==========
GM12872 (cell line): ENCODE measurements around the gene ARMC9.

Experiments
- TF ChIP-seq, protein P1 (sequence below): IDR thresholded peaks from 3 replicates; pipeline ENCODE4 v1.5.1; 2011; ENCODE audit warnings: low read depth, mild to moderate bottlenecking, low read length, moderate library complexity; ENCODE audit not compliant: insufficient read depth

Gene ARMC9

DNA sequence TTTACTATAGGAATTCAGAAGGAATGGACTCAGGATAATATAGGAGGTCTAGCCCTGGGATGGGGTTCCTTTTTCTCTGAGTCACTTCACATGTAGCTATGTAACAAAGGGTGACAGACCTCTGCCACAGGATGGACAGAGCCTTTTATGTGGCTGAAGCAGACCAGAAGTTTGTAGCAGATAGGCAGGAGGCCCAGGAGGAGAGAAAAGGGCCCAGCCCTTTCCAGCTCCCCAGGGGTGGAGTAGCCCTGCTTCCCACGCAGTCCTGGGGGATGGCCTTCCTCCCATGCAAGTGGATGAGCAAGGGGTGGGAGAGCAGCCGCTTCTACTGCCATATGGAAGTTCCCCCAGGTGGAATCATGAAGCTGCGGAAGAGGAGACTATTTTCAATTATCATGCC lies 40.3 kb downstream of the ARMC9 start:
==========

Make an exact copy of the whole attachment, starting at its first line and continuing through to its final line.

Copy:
GM12872 (cell line): ENCODE measurements around the gene ARMC9.

Experiments
- TF ChIP-seq, protein P1 (sequence below): IDR thresholded peaks from 3 replicates; pipeline ENCODE4 v1.5.1; 2011; ENCODE audit warnings: low read depth, mild to moderate bottlenecking, low read length, moderate library complexity; ENCODE audit not compliant: insufficient read depth

Gene ARMC9

DNA sequence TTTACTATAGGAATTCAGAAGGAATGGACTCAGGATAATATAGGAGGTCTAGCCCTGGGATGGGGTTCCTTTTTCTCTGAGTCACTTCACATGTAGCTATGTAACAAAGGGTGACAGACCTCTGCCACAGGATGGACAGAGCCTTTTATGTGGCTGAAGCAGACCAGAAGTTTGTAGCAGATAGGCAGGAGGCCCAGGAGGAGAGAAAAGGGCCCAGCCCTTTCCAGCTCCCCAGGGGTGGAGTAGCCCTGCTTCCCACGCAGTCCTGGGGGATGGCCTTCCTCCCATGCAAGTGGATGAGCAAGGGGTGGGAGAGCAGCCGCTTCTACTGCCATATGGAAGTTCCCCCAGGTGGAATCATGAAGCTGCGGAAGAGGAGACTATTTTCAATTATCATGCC lies 40.3 kb downstream of the ARMC9 start: